Craig Jackson was an excellent tenor soloist, conveying the sense of his moving solo, ‘Qui Mariam absolvisti’ and meeting the composer’s technical expectations with skill and musicianship.
The recurrent theme of the Requiem is the fear of the Day of Judgement and this is splendidly conveyed in the music – for which the credit must go to Verdi!
However, the final accolade has to go to Barry Sugden, the musical director. The complex events do not organise themselves; they take months of planning, studying and rehearsing; this superlative performance represented the culmination of all that hard work and effort. It was a great musical undertaking, thoroughly enjoyed by all the participants as well as the audience.
Photo Soloists and Conductor
From left to right Maurice Rushby, Suzanne Mather, Margaret McDonald, Craig Jackson, Barry Sugden
Ramsbottom Choral Society & Orchestra Concert Summer Concert May 9th 2015 Songs from the Shows.
The Ramsbottom Choral Society and Orchestra brought this season to a close with a wonderful evening of light music. The Musical Director, Barry Sugden put together a programme full of interest and contrast with solos, small ensembles, instrumental numbers, as well as employing the full resources of choir and orchestra. It was a perfect programme for a beautiful evening with a hint of spring in the air.
Bolton Road Methodist Church was packed with an enthusiastic audience. It is no surprise that this concert attracted large numbers as there is little more enjoyable than listening to familiar music with great tunes and charismatic performers.
There is always a two-way communication between audience and performers, generating a warm and encouraging atmosphere; the choir were smiling and clearly enjoying the moment, and as Barry introduced every item, his cheerful and welcoming approach set the tone for a lovely evening.
The choir is large, over fifty participants, and produces a rich sound characterised by excellent intonation, rhythmic precision, good articulation of the words and a wide dynamic range. The soprano section is particularly strong, with many solo quality voices. The subgroup of the choir, the Andantino Singers, are outstanding and delivered some virtuoso items in the course of the programme.
The concert opened with a selection from “The Dancing Years” by Ivor Novello. After the sparkling orchestral introduction there was a magical moment when the choir entered quietly in the low register, before the familiar tune took them soaring up to the heights. Wendy Porter contributed a solo to the selection interacting with the choir in “My Life Belongs to You”. Wendy’s rich voice and instant communication with the audience are perfect for these lovely romantic melodies.
As a contrast to the big sound of the full ensemble the next item was a solo performance by Maurice Rushby of “Some Enchanted Evening”. Maurice is a regular visiting bass soloist to the Ramsbottom concerts and his acting skills match his excellent singing as this lovely sentimental number was delivered with deep feeling, sometimes whispered, sometimes passionately powerful.
The first of three Gilbert and Sullivan numbers followed, the choir negotiating the tongue twisting words with characteristic skill, accompanied by a lighter textured orchestra.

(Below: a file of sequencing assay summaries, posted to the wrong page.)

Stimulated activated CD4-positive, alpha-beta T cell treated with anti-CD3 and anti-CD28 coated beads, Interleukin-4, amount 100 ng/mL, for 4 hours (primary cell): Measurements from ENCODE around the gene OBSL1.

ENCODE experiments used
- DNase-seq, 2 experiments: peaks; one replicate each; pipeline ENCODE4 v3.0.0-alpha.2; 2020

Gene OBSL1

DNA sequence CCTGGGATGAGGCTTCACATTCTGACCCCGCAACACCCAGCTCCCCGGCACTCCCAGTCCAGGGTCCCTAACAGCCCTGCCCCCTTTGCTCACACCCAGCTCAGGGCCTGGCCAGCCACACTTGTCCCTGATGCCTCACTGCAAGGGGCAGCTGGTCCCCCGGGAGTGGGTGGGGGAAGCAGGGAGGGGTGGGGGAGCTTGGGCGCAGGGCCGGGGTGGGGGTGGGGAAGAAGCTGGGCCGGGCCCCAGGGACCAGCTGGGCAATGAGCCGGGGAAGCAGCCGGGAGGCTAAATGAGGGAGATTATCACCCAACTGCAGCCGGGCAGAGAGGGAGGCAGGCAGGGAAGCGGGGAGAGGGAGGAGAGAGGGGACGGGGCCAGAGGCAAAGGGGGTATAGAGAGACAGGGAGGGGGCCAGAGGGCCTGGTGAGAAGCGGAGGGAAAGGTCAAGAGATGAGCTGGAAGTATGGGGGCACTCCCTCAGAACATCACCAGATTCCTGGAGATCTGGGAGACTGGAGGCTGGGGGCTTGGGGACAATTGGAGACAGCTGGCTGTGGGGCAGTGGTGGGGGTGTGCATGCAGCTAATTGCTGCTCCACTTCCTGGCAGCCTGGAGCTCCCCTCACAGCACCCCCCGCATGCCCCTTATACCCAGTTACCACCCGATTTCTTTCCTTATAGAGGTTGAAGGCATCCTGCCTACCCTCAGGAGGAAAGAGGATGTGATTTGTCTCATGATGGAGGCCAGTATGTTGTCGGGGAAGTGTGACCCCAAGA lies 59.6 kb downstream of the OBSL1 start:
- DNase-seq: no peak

The next item was an interesting one and exemplified the skill with which this programme was devised, we have had a big sound from the choir and orchestra, a lighter number from the choir, a bass solo, and now eight ladies from the Andantino Singers sung a delightful setting of “Little Polly Flinders” in the style of Mozart. This was a very clever pastiche and could so easily have come from the pen of the great master himself, starting in the style of a piano sonata and gradually becoming more dramatic with an operatic cliché at the climax as Polly’s mother scolds her daughter for spoiling her nice new clothes! The piano part was brilliantly executed by Barry Sugden.
Barry remained at the piano to accompany an excellent performance by the gifted tenor (what a wonderful asset for the choir, tenors are like gold dust) Barry Jackson of a couple of contrasting American songs set by Aaron Copland, the first simple and lyrical, the second a humorous virtuoso piece with an equally demanding piano part, reaching a climax of speed and rapid diction which was truly impressive and elicited a great ovation from the audience.
The ladies of the Andantino Singers returned, accompanied by the gentlemen this time, to sing two beautiful songs, “In the Still of the Night” had a subtle piano, bass and drums accompaniment, with a hint of Latin American Rhythm underlined by the pizzicato bass. This is one of Cole Porter’s greatest songs, reaching a moving climax on the words “Do You Love Me?” This was followed by an arrangement of “Autumn Leaves” including a long introductory passage which is rarely heard in this song; it was a complex arrangement both rhythmically and harmonically and the Andantino Singers did it full justice with great precision and attention to dynamics.
There must be something in the Ramsbottom air to have produced so many gifted musicians. Harry Butterworth, whose wife Pat leads the orchestra, contributed two superb arrangements to the programme. “I Dreamed a Dream” from “Les Miserables” was set for string quartet and harp, with the harp part played by Harry on the synthesiser. “Love Never Dies” by Lloyd Webber was a duet for violin and piano played by harry and Pat together.
Wendy Porter, who is a regular member of the excellent soprano section, contributed two further solos to the programme, “Almost like being in Love” from “Brigadoon” and “If I Loved You” from “Carousel”, with great skill and musicianship.